As of this morning, Bertelsmann and Pearson look to have agreed the principle terms on the deal which will see the merging of Random House and Penguin. The Wall Street Journal has released some of the details that will see Bertelmanns take a 53% majority hold in the merger. Significantly, the WSJ are citing Bertelmanns hope that the merged publishing division could be in place in the second half of 2013 if the deal gets antitrust approval. The new merged organisation will be called Penguin Random House.PRESS RELEASE:
Pearson and Bertelsmann agree consumer publishing partnership: Penguin and Random House to combine, creating the world’s leading trade publisher
October 29, 2012
Under the terms of the agreement, Penguin and Random House will combine their businesses in a newly-created joint venture named Penguin Random House. Bertelsmann will own 53% of the joint venture and Pearson will own 47%. The joint venture will exclude Bertelsmann’s trade publishing business in Germany and Pearson will retain rights to use the Penguin brand in education markets worldwide.
Bertelsmann will nominate five directors to the Board of Penguin Random House and Pearson will nominate four. John Makinson, currently chairman and chief executive of Penguin, will be chairman of Penguin Random House and Markus Dohle, currently chief executive of Random House, will be its chief executive.
In reviewing the long-term trends and considerable change affecting the consumer publishing industry, Pearson and Bertelsmann both concluded that the publishing and commercial success of Penguin and Random House can best be sustained and enhanced through a partnership with another major international publishing house. They believe that the combined organisation will have a stronger platform and greater resources to invest in rich content, new digital publishing models and high-growth emerging markets. The organisation will generate synergies from shared resources such as warehousing, distribution, printing and central functions. Pearson and Bertelsmann intend that the combined organisation’s level of organic investment in authors and new product models will exceed the total investment of Penguin and Random House as independent publishing houses.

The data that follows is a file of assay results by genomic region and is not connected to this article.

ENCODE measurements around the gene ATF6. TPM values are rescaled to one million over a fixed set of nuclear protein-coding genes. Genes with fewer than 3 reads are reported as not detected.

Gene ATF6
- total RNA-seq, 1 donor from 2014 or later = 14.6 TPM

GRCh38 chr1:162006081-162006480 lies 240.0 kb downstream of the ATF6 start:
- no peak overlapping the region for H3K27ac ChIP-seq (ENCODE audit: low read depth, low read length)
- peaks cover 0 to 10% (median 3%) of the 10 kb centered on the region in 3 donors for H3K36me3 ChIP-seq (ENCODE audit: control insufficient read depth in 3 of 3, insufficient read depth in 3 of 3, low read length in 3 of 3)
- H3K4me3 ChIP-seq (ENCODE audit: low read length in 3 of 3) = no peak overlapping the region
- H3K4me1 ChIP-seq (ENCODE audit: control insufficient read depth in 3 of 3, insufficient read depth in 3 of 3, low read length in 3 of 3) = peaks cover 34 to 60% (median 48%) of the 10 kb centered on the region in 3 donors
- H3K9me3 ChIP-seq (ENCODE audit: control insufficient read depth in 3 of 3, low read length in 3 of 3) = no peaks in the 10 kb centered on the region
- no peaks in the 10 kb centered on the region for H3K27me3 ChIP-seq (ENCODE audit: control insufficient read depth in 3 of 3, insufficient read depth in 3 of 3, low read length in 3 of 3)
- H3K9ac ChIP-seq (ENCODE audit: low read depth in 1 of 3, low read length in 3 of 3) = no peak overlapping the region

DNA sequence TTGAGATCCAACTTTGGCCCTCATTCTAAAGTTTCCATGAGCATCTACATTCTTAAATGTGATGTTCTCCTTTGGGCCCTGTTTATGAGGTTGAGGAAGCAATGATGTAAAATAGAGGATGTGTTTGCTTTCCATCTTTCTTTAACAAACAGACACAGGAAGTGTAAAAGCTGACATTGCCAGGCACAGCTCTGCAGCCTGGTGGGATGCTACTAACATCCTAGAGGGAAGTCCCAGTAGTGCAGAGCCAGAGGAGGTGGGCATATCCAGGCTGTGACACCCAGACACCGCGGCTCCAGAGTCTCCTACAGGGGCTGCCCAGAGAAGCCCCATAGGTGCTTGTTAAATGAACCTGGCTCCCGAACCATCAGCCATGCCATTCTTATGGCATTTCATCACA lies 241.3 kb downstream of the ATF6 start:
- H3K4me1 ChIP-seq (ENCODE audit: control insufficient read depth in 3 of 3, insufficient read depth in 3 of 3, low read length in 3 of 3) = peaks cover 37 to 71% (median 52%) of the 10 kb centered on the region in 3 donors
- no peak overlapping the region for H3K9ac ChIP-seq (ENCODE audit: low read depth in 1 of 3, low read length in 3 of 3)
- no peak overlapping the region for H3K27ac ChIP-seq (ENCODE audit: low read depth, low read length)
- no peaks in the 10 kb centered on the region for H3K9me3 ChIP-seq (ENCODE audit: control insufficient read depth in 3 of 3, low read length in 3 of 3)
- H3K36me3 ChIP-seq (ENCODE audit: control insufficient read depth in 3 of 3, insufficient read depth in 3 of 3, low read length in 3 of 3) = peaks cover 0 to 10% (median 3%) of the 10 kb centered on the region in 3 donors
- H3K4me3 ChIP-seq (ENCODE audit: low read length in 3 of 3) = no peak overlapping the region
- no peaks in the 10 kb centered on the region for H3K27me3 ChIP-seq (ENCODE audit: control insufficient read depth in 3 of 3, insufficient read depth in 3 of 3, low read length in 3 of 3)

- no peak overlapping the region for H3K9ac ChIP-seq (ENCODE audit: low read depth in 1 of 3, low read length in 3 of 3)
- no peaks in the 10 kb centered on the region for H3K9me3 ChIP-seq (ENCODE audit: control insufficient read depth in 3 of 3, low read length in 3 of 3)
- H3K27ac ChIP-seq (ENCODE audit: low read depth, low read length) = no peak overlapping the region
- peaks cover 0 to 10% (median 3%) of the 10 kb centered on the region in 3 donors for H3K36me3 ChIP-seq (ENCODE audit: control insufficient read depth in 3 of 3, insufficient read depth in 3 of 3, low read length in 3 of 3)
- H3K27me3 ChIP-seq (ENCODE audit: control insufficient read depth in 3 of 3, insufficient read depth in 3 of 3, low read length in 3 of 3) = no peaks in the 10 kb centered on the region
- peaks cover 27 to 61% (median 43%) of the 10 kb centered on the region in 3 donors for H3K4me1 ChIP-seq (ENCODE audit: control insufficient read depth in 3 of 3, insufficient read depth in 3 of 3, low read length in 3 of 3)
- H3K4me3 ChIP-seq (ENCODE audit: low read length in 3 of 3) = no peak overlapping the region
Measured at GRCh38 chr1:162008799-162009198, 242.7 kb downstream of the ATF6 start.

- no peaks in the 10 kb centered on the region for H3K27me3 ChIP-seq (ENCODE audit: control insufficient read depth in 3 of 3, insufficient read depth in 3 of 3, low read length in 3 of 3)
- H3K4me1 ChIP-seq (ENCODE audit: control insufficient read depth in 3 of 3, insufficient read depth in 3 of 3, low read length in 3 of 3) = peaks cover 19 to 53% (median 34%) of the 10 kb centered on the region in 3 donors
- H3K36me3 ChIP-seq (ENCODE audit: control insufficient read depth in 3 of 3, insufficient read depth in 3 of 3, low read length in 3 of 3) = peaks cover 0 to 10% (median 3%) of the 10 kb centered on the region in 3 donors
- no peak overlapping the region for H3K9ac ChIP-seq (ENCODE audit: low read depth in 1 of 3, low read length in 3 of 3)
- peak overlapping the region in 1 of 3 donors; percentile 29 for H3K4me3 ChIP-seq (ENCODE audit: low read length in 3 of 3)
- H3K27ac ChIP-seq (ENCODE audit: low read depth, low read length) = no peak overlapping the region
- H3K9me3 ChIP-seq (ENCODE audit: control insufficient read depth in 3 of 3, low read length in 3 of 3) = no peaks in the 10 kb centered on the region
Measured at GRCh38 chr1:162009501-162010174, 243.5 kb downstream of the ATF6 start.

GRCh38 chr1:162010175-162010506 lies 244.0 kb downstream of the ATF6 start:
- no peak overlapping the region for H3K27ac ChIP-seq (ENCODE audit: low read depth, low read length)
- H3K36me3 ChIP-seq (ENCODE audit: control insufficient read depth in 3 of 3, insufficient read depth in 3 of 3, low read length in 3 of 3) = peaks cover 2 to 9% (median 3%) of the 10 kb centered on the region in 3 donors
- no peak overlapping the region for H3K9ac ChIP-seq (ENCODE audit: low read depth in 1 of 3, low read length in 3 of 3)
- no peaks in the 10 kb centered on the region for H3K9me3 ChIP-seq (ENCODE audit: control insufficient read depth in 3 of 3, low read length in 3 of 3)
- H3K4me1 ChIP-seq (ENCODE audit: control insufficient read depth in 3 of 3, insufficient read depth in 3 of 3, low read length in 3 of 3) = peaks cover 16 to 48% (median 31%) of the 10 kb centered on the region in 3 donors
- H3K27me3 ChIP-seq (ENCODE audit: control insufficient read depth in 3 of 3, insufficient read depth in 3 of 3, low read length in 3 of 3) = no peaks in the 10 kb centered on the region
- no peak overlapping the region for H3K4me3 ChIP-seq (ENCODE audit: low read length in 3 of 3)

The two companies believe that the combination will create a highly successful new organisation, both creatively and commercially, with the breadth and investment capacity to deliver significant benefits. Readers will have access to a wider and more diverse range of frontlist and backlist content in multiple print and digital formats. Authors will gain a greater depth and breadth of service, from traditional frontlist publishing to innovative self-publishing, on a global basis. Employees of the new organisation will be part of the world’s first truly global consumer publishing company, committed to sustained editorial excellence and long-term investment in a rich diversity of content. And shareholders will benefit from participating in the consolidation of the consumer publishing industry without having to deploy additional capital.
The combination is subject to customary regulatory and other approvals, including merger control clearances, and is expected to complete in the second half of 2013.
In 2011, Random House reported revenues of €1.7bn (£1.48bn) and operating profit of €185m (£161m). Penguin reported revenues of £1.0bn and operating profit of £111m with total assets of £1.0bn. After completion, Pearson will report its 47% share of profit after tax from the joint venture as an associate in its consolidated income statement.
Under the terms of the agreement, neither Pearson nor Bertelsmann may sell any part of their shareholding in Penguin Random House for three years. To protect Pearson’s interests as a minority shareholder, if Bertelsmann declines a Pearson offer to sell its entire shareholding, Pearson may require a recapitalisation by which Penguin Random House raises debt of up to 3.5x EBITDA, with a dividend distributed to shareholders in line with their ownership. In addition, from five years after completion, either partner may require an IPO of Penguin Random House.
Marjorie Scardino, chief executive of Pearson, said: “Penguin is a successful, highly-respected and much-loved part of Pearson. This combination with Random House – a company with an almost perfect match of Penguin’s culture, standards and commitment to publishing excellence – will greatly enhance its fortunes and its opportunities. Together, the two publishers will be able to share a large part of their costs, to invest more for their author and reader constituencies and to be more adventurous in trying new models in this exciting, fast-moving world of digital books and digital readers.“
Thomas Rabe, chairman and CEO of Bertelsmann, said: “With this planned combination, Bertelsmann and Pearson create the best course for new growth for our world-renowned trade-book publishers, to enable them to publish even more effectively across traditional and emerging formats and distribution channels. It will build on our publishing tradition, offering an extraordinary diversity of publishing opportunities for authors, agents, booksellers, and readers, together with unequalled support and resources.”
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Penguin, founded by Allen Lane in 1935, is today one of the world’s leading English language publishers and the most famous brand in the industry. Penguin publishes 4,000 titles every year for readers of all ages and in print and digital formats. Its extensive range of titles includes top literary prize winners, classics, reference volumes and children’s titles.